Docker vs Virtual machines – What’s best for your business?
Though Docker containers are sometimes referred as ‘light-weight VMs’, they are not VMs (virtual machines). Both serve different purposes, and hence one cannot replace the other.
Their underlying architecture is what differentiates Docker from Virtual machines. While VMs are based on server virtualization technology, Docker uses container virtualization.
Today we’ll discuss the major differences between Docker and Virtual machines and see which one suits your business purpose more, based on these features.
1. OS support
The basic architecture of Docker containers and Virtual machines differ in their OS support. Containers are hosted in a single physical server with a host OS, which is shared among them.
Virtual machines, on the other hand, have a host OS and individual guest OS inside each VM. Irrespective of the host OS, the guest OS can be anything – either Linux or Windows.
Docker containers are suited for situations where you want to run multiple applications over a single OS kernel. But if you have applications or services that need to run on different OS flavors, VMs are required.
Sharing the host OS between the containers make them very light and helps them to boot up in just a few seconds. Hence, the overhead to manage the container system is very low compared to VMs.
In Docker, since the host kernel is shared among the containers, the container technology has access to the kernel subsystems. As a result, a single vulnerable application can hack the entire host server.
Providing root access to applications and running them with super user privileges, is therefore not recommended in Docker containers because of the security reasons.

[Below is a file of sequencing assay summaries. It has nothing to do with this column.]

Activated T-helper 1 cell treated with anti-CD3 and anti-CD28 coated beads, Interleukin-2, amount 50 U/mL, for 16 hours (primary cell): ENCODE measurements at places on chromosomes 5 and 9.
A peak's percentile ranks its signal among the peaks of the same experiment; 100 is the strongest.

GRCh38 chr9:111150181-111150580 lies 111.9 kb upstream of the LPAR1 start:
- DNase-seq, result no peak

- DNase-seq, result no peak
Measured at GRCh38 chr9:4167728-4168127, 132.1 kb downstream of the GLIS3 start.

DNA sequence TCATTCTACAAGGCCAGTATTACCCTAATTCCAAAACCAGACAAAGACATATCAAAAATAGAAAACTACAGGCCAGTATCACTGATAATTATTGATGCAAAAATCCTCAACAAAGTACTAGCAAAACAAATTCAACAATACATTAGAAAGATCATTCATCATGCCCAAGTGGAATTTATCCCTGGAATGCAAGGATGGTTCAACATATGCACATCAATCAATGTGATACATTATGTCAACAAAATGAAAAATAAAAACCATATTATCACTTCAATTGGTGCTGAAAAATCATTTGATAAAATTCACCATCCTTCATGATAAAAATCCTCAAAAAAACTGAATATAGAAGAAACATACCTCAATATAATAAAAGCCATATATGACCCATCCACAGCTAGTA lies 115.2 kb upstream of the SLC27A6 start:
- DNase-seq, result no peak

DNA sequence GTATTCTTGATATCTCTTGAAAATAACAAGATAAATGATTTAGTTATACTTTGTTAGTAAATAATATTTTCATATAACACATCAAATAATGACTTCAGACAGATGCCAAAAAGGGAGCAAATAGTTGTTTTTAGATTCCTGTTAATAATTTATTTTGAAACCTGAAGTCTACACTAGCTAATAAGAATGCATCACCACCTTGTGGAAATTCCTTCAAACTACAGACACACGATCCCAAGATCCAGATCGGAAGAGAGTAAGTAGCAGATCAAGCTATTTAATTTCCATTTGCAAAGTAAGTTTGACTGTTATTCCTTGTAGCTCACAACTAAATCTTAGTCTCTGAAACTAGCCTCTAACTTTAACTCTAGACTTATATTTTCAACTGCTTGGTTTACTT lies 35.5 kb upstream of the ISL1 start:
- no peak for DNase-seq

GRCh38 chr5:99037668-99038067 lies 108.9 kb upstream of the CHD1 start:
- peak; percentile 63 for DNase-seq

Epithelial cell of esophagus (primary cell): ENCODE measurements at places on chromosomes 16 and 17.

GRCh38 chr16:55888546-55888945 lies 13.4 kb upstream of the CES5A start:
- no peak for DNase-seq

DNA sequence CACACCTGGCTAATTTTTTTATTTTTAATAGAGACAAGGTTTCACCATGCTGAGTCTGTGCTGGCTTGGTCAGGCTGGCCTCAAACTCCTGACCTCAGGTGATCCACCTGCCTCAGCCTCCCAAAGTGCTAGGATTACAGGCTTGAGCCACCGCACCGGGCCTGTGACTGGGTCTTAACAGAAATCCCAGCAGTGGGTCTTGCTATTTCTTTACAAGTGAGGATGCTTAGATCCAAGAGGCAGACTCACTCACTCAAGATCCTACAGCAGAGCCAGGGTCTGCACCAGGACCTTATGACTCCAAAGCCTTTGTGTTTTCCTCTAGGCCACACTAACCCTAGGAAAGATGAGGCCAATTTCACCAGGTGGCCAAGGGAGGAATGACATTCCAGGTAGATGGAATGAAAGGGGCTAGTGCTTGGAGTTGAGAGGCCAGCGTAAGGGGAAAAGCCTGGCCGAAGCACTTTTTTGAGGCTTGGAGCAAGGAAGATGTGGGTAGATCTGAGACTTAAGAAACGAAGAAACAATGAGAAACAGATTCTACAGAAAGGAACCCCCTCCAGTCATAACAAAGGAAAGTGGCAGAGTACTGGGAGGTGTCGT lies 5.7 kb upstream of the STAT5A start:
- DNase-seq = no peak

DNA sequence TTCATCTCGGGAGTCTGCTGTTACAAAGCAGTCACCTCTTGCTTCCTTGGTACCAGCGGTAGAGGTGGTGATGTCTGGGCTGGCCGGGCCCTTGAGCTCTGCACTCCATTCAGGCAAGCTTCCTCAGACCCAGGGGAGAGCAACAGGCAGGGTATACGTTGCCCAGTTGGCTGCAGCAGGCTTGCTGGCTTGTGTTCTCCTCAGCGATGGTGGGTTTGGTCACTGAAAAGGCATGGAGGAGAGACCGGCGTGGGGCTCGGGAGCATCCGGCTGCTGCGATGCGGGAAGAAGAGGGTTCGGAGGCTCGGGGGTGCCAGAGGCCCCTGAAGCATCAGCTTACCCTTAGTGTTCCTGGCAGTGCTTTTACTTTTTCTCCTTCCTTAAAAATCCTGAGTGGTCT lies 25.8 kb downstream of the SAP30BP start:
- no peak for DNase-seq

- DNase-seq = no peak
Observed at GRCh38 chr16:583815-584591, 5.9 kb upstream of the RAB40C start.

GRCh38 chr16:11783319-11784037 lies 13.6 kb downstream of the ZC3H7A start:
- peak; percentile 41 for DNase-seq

On the other hand, VMs are unique instances with their own kernel and security features. They can therefore run applications that need more privilege and security.
At Bobcares, we implement additional security measures such as SELinux and AppArmor in Docker to secure the containers and to prevent them from cracking each other or the host kernel.
Docker containers are self-contained packages that can run the required application. Since they do not have a separate guest OS, they can be easily ported across different platforms.
The containers can be started and stopped in a matter of few seconds, compared to VMs, due to their light-weight architecture. This makes it easier to deploy Docker containers quickly in servers.
VMs, on the other hand, are isolated server instances with their own OS. They cannot be ported across multiple platforms without incurring compatibility issues.
For development purposes where the applications have to be developed and tested in different platforms, Docker containers are thus, the ideal choice.
Bobcares provides Outsourced Hosting Support and Outsourced Server Management for online businesses. Our services include Hosting Support Services, server support, help desk support, live chat support and phone support.